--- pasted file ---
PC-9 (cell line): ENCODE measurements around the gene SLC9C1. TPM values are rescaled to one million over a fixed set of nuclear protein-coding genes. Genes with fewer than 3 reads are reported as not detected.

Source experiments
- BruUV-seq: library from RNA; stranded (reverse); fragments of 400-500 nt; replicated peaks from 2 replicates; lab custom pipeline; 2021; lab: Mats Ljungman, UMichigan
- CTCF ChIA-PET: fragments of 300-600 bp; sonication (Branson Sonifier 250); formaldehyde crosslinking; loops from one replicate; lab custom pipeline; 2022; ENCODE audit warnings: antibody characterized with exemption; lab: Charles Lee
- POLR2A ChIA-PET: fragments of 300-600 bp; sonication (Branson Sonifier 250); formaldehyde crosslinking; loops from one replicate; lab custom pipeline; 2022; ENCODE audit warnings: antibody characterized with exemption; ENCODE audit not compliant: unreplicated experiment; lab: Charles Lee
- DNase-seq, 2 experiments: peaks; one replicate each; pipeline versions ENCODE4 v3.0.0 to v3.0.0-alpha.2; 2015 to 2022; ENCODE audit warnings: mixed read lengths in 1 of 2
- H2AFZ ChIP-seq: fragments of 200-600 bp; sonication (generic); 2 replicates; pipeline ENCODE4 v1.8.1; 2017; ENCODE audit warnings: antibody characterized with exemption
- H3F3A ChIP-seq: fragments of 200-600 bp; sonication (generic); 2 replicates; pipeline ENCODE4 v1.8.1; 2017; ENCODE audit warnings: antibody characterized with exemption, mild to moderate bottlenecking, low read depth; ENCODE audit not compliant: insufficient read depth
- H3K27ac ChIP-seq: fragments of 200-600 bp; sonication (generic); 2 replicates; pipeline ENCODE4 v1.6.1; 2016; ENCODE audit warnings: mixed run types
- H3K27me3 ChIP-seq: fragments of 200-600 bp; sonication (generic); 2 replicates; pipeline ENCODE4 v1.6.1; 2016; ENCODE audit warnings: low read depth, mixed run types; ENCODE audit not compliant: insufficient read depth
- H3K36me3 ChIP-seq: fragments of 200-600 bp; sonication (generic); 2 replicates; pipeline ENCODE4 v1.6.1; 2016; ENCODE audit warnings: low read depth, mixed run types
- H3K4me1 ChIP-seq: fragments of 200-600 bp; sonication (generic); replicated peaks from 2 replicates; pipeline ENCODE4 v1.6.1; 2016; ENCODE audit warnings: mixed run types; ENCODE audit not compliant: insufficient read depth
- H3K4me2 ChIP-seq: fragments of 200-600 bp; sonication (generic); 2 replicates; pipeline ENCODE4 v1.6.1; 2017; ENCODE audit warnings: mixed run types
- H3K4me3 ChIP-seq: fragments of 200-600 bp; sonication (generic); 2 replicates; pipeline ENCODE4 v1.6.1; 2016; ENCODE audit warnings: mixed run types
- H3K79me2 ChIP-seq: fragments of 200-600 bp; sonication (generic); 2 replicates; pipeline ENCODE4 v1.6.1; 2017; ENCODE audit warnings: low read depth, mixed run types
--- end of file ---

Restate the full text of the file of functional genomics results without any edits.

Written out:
PC-9 (cell line): ENCODE measurements around the gene SLC9C1. TPM values are rescaled to one million over a fixed set of nuclear protein-coding genes. Genes with fewer than 3 reads are reported as not detected.

Source experiments
- BruUV-seq: library from RNA; stranded (reverse); fragments of 400-500 nt; replicated peaks from 2 replicates; lab custom pipeline; 2021; lab: Mats Ljungman, UMichigan
- CTCF ChIA-PET: fragments of 300-600 bp; sonication (Branson Sonifier 250); formaldehyde crosslinking; loops from one replicate; lab custom pipeline; 2022; ENCODE audit warnings: antibody characterized with exemption; lab: Charles Lee
- POLR2A ChIA-PET: fragments of 300-600 bp; sonication (Branson Sonifier 250); formaldehyde crosslinking; loops from one replicate; lab custom pipeline; 2022; ENCODE audit warnings: antibody characterized with exemption; ENCODE audit not compliant: unreplicated experiment; lab: Charles Lee
- DNase-seq, 2 experiments: peaks; one replicate each; pipeline versions ENCODE4 v3.0.0 to v3.0.0-alpha.2; 2015 to 2022; ENCODE audit warnings: mixed read lengths in 1 of 2
- H2AFZ ChIP-seq: fragments of 200-600 bp; sonication (generic); 2 replicates; pipeline ENCODE4 v1.8.1; 2017; ENCODE audit warnings: antibody characterized with exemption
- H3F3A ChIP-seq: fragments of 200-600 bp; sonication (generic); 2 replicates; pipeline ENCODE4 v1.8.1; 2017; ENCODE audit warnings: antibody characterized with exemption, mild to moderate bottlenecking, low read depth; ENCODE audit not compliant: insufficient read depth
- H3K27ac ChIP-seq: fragments of 200-600 bp; sonication (generic); 2 replicates; pipeline ENCODE4 v1.6.1; 2016; ENCODE audit warnings: mixed run types
- H3K27me3 ChIP-seq: fragments of 200-600 bp; sonication (generic); 2 replicates; pipeline ENCODE4 v1.6.1; 2016; ENCODE audit warnings: low read depth, mixed run types; ENCODE audit not compliant: insufficient read depth
- H3K36me3 ChIP-seq: fragments of 200-600 bp; sonication (generic); 2 replicates; pipeline ENCODE4 v1.6.1; 2016; ENCODE audit warnings: low read depth, mixed run types
- H3K4me1 ChIP-seq: fragments of 200-600 bp; sonication (generic); replicated peaks from 2 replicates; pipeline ENCODE4 v1.6.1; 2016; ENCODE audit warnings: mixed run types; ENCODE audit not compliant: insufficient read depth
- H3K4me2 ChIP-seq: fragments of 200-600 bp; sonication (generic); 2 replicates; pipeline ENCODE4 v1.6.1; 2017; ENCODE audit warnings: mixed run types
- H3K4me3 ChIP-seq: fragments of 200-600 bp; sonication (generic); 2 replicates; pipeline ENCODE4 v1.6.1; 2016; ENCODE audit warnings: mixed run types
- H3K79me2 ChIP-seq: fragments of 200-600 bp; sonication (generic); 2 replicates; pipeline ENCODE4 v1.6.1; 2017; ENCODE audit warnings: low read depth, mixed run types